For marginalised people, community love can be just as important as romantic love

Illustration via Alexis Jang

Growing up as a queer and gender non-conforming Muslim, you definitely do have to be strong and powerful to find love. It involves breaking taboos and choosing happiness over safety when looking to form connections with other people. After all, we have to navigate complex power structures daily, which constantly aim to undermine our existence and label us as “foreign”. Everything from language, to land, to intimacy itself is used as a weapon with which to dictate where we belong and do not belong, what we can “claim” and what we can’t. 

The domain where I have felt this the most, due to Islamophobia, racism and queerphobia, has been through the practice of love. In my mid-twenties, this has started to change as I begin to realise and experience the sheer varieties of love that make it possible to place myself more determinedly in society. As bell hooks writes in All About Love, there is no one definition with which we can agree on what love is – it is an inherently subjective experience and one that implores a plethora of different meanings for different people and places. 

So speaking with my trans* and queer siblings, I think it is necessary to emphasise the importance of distancing ourselves from society’s obsession with forms of love that can take on very oppressive roles for us, such as (normative) romantic and familial love. These ideas are forced onto us daily, from our first days, by our parents, corporations and the imagined communities called nations that perpetuate heterosexual monogamy as the ultimate form of success. While all forms of love have the potential to be oppressive, instead we must focus on the forms of love out there such as the platonic and the communal that can positively gratify who we are and what we aspire to be. 

“Romance is only one form of many different types of love”

As a minority within a minority, perhaps one of the most important aspirations for me as a queer and trans* Muslim is to focus on communal love. Whilst never necessarily feeling that I need to validate myself through the eyes of another person, facing so much erasure within different parts of society has made me realise the significance of community love. For instance, growing up I’ve been indoctrinated with this notion that I cannot be queer, trans* and Muslim. But my current surroundings make it clear to me that this is a false binary regarding faith, sexuality and gender, that has been created by society.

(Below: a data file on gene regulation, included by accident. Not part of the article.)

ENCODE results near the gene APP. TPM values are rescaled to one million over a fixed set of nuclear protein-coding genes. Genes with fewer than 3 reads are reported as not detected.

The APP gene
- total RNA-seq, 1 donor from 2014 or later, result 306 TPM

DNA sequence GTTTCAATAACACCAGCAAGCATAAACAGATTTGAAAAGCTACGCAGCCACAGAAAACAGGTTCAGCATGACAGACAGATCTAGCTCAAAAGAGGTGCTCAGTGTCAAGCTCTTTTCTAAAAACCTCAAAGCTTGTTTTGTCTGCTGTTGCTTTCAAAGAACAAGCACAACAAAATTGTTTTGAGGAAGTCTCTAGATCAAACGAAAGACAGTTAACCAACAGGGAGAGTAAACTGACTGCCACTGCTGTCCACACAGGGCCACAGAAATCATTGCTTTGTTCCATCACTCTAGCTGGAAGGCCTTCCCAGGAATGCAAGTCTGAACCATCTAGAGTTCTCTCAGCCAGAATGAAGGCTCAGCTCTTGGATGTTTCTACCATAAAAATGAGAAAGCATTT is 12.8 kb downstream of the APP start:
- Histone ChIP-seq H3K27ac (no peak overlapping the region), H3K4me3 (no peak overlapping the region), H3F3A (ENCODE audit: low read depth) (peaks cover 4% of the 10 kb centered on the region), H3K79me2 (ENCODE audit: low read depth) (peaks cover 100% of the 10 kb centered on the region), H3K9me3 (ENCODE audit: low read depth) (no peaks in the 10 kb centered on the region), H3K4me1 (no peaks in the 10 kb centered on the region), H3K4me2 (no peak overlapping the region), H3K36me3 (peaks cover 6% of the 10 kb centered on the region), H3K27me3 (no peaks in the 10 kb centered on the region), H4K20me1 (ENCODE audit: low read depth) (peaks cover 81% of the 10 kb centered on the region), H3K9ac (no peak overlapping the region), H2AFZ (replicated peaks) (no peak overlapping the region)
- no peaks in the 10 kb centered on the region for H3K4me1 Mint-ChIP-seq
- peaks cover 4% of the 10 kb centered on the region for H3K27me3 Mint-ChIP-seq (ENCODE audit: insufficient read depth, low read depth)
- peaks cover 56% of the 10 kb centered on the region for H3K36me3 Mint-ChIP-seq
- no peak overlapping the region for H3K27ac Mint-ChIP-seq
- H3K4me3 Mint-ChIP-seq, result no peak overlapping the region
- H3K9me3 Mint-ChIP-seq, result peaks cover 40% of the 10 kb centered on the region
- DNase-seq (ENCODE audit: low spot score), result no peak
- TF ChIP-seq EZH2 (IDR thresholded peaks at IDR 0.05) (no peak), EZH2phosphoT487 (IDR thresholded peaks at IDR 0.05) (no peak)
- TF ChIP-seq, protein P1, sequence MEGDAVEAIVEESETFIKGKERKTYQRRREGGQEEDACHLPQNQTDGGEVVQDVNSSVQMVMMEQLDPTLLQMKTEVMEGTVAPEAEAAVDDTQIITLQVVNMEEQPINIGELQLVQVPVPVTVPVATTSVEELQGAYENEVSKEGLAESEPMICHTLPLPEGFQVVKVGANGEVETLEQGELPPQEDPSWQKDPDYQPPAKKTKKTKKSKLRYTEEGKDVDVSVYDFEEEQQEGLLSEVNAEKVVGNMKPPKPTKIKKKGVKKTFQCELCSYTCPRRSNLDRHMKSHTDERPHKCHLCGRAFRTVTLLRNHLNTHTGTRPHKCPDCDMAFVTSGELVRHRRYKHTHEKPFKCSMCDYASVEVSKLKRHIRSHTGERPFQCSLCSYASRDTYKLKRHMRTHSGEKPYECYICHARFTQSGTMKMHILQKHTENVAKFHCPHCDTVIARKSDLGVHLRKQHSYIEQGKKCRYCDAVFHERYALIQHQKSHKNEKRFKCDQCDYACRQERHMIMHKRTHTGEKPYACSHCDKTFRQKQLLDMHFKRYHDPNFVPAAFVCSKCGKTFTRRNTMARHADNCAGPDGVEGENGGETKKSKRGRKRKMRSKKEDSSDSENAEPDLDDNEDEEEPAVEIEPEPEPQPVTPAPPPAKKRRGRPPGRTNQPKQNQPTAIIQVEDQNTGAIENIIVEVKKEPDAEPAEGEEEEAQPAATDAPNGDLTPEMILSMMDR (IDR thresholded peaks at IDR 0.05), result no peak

So conversely, community love can play a big role here in allowing us to develop a form of self-care through the curation and maintenance of a collective belonging: a reminder through your surroundings that your identity is legitimate, that you are not alone. Recognising that there are others like yourself and subsequently disassociating your identity from the traumas of not belonging that you experience can be one of the most liberating and nurturing feelings of love that you can ever feel through community. 

I remember when I first stumbled upon a community of outstanding queer and trans* activists of colour from various backgrounds and faiths in London at 21 years old, and it felt like I’d been given the opportunity to finally become myself. Through collective acts like protesting at Pride, I finally felt free from the confines of gaslighting I experienced from the straight, cisgender and Anglo-centric whiteness of my youth. 

Years down the line, I see how this activist community continues to expand as a network of people who support each other, collectively organising for the sake of intersectional representation and liberty. I also see how this community continues to nurture me to do the work that I currently do, trying to provide spaces for queer and trans* Muslims and people of West Asian descent to feel like they can legitimately express and represent themselves; countering society’s placement of us on the side-lines of faith, of sexuality, of gender identity, and of belonging.

“Whilst I respect the importance of all different forms of love, nothing for me has quite as potent an effect as the love I have received from communities”

Don’t get me wrong – whilst I respect the importance of all different forms of love and the various impacts they can have on a person’s life, nothing for me has quite as potent an effect as the love I have received from communities.  Take social spaces, for example. When I enter into an environment such as Misery, Pride of Arabia or Resis’Dance that holds space for both queer and PoC identities, I experience an extremely affirming form of communal love that subverts the perpetual gaslighting I endure as a minority when navigating an oppressive mainstream society. My queerness isn’t questioned, my faith isn’t undermined, my aesthetic isn’t aggressively consumed. I can just exist. I can be surrounded by others who, like me, are developing a consciousness of their own needs and desires for freedom, whilst always making sure to stay respectful of the needs of their surroundings. It is this form of love that I aspire to always have in my life; the type that lobbies for gender-neutral toilets, safe(r) space policies, consent, sliding-scale entrances within collective spaces. 

So yes – love is always political, and we must remember to always redefine how that love can be conveyed in order for it to maintain its political effect. Romance is only one form of many different types of love that a person can experience.

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